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Clearasil

DailyClear Oil-Free Daily Face Wash

6.50 fl. oz. for $ 4.99
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Ingredients

Brand Overview

This fragranced water-soluble cleanser can end up being a problem for blemish-prone skin. The foaming formula contains a mix of cleansing agents that are similar to bar soap, which makes it needlessly drying and potentially irritating. Another negative is the inclusion of menthol, an irritant that hurts skin’s healing process and can make red marks from acne worse.

Pros:
  • Inexpensive.
  • Removes makeup without leaving a residue.
Cons:
  • The combination of cleansing agents is too drying for all but very oily skin.
  • Menthol causes irritation and doesn’t have any benefit for acne-prone skin.

More info:

Acne is an inflammatory skin condition, and so it doesn’t make sense to treat it with drying cleansing agents and the irritant menthol. Irritation hurts skin’s healing process and can stimulate oil production at the base of the pores, potentially making acne and its resulting red marks worse.

Jar Packaging: No
Tested on animals: Yes

Did you know that some cleansers may shrink your skin cells, making your face feel dry and uncomfortable? DailyClear Daily Face Wash is scientifically formulated to gently cleanse deep into your pores, moisturize and soften skin, and prevent overdrying.

Water, Glycerin, Myristic Acid, Stearic Acid, Palmitic Acid, Sodium Lauroyl Sarcosinate, Lauric Acid, Potassium Hydroxide, Polyquaternium-10, Fragrance, Triclosan, Pentasodium Pentetate, Tetrasodium Etidronate, Menthol, Dipropylene Glycol, Capric Acid, Sodium Acetate, Sodium Chloride, Caprylic Acid, Aloe Barbadensis Leaf Juice, Isopropyl Alcohol, Maltodextrin, Potassium Sorbate, Sodium Benzoate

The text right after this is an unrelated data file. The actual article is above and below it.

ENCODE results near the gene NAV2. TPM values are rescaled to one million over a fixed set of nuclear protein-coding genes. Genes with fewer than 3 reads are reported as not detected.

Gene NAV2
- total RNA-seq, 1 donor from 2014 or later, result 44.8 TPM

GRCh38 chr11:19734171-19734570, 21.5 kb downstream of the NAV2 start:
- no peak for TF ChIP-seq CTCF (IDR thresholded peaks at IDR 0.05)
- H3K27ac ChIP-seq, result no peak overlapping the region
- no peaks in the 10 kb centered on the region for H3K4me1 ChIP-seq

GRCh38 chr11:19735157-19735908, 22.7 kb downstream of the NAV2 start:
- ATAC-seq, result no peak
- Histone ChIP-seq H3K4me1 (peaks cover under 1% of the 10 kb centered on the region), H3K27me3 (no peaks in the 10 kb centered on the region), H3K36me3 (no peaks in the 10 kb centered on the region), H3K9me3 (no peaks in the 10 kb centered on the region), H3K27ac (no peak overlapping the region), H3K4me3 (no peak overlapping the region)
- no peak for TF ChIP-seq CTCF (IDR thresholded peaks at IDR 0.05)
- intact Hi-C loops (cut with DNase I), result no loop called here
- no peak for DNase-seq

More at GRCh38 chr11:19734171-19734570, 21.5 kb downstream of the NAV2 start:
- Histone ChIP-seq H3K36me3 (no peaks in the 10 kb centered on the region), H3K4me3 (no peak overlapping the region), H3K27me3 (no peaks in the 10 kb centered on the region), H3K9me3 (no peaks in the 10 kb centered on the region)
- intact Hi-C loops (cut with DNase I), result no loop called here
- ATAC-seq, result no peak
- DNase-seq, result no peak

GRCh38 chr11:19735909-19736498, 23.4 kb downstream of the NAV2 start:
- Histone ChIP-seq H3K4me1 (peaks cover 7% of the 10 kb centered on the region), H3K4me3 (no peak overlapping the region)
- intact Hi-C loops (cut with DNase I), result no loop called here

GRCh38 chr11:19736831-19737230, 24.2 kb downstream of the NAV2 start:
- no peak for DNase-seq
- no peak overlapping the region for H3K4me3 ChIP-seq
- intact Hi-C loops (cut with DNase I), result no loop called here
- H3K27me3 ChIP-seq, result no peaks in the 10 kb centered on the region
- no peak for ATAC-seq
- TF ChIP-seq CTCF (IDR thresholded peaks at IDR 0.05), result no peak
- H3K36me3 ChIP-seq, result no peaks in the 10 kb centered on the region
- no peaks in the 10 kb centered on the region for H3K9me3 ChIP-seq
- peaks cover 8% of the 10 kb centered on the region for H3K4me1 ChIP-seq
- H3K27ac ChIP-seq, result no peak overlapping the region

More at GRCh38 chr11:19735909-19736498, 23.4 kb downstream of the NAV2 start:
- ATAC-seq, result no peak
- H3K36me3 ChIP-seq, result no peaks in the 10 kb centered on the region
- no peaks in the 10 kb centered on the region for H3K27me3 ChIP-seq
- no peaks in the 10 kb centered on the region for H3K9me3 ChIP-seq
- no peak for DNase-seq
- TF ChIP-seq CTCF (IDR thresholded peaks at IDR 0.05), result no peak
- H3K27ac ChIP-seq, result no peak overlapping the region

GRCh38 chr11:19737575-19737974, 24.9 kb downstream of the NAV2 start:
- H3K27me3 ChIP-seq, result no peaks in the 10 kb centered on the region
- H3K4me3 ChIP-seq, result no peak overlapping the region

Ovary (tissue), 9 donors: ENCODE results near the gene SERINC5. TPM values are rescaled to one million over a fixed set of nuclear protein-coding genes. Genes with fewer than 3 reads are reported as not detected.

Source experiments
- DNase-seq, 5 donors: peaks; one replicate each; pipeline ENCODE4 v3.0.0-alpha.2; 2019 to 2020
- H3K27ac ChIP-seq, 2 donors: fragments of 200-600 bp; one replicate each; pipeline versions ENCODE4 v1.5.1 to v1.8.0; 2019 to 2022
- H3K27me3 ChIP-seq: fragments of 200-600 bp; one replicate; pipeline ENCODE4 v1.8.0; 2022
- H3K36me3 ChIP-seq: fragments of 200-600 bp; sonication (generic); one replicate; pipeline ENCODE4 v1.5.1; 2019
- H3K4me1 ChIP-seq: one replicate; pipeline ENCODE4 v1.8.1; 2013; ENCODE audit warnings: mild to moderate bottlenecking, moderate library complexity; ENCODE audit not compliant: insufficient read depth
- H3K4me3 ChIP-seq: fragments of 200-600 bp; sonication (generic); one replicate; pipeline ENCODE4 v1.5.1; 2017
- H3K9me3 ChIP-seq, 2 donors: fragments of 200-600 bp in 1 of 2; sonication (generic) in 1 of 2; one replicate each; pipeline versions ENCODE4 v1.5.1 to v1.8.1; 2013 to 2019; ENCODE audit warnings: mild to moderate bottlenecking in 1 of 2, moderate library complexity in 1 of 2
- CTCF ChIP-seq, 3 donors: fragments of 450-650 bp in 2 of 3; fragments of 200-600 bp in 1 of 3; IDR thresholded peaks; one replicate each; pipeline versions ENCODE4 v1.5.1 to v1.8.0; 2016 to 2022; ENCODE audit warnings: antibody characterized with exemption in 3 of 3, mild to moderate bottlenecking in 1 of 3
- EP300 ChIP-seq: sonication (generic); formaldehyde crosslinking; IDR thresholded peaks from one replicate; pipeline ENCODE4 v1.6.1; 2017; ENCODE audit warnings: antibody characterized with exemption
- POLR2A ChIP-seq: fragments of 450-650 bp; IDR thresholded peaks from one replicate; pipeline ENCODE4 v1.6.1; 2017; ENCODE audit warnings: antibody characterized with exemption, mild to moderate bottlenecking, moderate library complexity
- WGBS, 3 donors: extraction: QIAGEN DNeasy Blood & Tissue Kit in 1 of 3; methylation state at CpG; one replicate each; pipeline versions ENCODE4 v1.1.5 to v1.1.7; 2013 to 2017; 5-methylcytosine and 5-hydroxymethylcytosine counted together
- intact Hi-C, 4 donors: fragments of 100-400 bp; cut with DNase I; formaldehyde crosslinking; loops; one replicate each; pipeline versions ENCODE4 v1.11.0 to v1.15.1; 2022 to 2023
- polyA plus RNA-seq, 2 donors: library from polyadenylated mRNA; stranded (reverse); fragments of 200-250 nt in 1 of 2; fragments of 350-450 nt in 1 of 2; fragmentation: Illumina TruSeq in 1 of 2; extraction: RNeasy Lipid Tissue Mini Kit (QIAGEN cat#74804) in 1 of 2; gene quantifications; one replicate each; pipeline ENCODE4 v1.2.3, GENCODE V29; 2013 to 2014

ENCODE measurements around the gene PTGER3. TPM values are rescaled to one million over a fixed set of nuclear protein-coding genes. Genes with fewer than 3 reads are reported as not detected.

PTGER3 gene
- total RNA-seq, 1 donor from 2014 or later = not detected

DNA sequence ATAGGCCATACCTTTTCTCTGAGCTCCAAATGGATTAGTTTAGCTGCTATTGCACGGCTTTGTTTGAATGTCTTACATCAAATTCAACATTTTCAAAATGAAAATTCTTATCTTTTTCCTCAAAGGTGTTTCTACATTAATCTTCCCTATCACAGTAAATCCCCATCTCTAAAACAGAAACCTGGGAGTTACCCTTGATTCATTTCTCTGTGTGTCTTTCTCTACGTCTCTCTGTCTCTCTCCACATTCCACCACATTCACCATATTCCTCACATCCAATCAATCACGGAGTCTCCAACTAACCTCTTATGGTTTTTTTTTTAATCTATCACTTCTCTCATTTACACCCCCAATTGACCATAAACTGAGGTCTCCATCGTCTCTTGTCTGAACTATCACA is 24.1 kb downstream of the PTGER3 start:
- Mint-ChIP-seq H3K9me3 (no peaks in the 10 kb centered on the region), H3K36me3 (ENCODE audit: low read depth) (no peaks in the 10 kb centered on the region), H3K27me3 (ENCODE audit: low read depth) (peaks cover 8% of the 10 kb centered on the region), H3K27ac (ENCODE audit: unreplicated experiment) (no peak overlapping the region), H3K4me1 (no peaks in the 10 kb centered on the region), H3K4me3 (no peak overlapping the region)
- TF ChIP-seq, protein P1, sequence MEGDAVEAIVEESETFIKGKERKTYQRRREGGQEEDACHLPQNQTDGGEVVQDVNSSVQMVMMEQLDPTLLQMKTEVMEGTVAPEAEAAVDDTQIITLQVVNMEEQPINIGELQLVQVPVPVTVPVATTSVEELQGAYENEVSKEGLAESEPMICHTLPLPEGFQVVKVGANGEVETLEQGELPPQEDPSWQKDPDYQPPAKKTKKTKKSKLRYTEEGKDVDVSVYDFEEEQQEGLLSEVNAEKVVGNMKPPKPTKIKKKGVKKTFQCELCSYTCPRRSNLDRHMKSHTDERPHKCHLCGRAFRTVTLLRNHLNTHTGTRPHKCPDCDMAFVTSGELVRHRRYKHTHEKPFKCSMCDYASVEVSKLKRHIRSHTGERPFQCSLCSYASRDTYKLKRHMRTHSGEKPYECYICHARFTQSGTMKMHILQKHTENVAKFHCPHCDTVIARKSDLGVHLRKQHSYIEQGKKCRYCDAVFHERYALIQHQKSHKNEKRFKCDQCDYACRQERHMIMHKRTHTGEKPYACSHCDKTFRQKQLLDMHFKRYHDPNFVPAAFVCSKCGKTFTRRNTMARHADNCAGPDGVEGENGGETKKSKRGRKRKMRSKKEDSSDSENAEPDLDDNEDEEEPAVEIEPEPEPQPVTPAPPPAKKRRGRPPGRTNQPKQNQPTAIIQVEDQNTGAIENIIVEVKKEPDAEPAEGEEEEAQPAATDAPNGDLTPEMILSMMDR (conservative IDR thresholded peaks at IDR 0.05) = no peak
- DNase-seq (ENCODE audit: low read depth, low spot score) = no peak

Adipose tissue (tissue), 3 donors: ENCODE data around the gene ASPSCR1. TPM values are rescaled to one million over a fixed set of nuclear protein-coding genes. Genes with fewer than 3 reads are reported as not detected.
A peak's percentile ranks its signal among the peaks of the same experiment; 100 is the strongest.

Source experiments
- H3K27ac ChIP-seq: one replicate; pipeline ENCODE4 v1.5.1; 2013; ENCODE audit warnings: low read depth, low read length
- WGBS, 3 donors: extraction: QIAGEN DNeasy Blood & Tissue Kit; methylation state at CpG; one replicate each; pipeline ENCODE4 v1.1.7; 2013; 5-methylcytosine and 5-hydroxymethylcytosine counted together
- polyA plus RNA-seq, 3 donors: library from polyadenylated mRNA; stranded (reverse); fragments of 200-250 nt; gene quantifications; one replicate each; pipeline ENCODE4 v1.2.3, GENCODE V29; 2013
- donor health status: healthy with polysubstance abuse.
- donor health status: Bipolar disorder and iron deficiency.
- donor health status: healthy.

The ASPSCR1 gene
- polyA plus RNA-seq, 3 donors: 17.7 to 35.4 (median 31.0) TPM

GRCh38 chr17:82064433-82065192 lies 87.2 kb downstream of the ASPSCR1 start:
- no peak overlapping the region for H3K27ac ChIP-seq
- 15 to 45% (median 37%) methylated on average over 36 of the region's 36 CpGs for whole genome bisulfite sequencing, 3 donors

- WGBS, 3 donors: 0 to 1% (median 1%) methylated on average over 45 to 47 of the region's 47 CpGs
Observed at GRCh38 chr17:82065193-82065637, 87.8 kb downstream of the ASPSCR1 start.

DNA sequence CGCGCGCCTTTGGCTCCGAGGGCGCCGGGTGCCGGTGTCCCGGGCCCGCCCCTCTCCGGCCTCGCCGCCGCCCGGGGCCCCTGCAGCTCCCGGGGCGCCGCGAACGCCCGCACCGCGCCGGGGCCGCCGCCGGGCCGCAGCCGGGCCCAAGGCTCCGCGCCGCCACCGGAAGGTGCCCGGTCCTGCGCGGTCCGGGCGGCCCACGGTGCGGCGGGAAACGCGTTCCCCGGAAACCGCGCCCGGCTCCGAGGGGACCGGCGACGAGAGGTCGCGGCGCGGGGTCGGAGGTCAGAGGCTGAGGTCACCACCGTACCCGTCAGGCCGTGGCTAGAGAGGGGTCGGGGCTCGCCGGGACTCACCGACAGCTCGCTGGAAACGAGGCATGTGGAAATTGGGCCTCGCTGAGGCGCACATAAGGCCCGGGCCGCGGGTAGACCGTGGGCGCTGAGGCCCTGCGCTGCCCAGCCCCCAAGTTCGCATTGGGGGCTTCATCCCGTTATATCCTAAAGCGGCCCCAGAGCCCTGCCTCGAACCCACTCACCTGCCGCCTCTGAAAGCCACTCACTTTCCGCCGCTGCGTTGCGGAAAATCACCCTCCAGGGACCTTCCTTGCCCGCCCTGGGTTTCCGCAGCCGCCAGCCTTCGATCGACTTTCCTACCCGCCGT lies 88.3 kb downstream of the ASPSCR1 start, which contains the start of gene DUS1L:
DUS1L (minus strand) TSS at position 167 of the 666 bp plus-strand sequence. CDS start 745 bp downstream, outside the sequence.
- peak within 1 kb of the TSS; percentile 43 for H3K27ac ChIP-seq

Clearasil At-a-Glance

Strengths: Inexpensive; effective topical disinfectants with 10% benzoyl peroxide.

Weaknesses: As is true for most anti-acne lines, irritating ingredients with no benefit for skin take precedence; no lower-strength benzoyl peroxide products (10% has a higher chance of causing irritation than 2.5% and 5% versions).

Perhaps no other line is more synonymous with decades of zapping zits than ever-present Clearasil. The brand debuted in 1950 and was the first to offer anti-acne products to a teenage audience. The company has had several owners over the years (including Procter & Gamble), but has always kept its place on store shelves. The current selection of products is larger than in years past, yet they remain overwhelmingly disappointing because most of them contain irritating ingredients that don't help blemish- or blackhead-prone skin. Alcohol, menthol and its derivatives, and witch hazel show up repeatedly in these and other anti-acne products at the drugstore, creating a precarious situation that leaves shoppers who are dealing with acne faced with few genuinely effective choices. Luckily Clearasil comes through a few times with some very good benzoyl peroxide products for effective disinfecting.

For more information about Clearasil, call (866) 252-5327 or visit www.clearasil.com.

About the Experts

The Beautypedia team consists of skin care and makeup experts personally trained by the original Cosmetics Cop and best-selling beauty author, Paula Begoun. We’re fascinated by skin care and makeup products and thrilled when they meet or exceed our expectations, but we’re also disappointed when they fail to perform as claimed, are wildly overpriced, or contain ingredients scientific research has proven can hurt skin.

Our mission has always been to help you find the best products for your skin, no matter your budget or preferences. Beautypedia’s thorough and insightful reviews cut through the hype and provide reliable recommendations for all ages, skin types, and skin tones.

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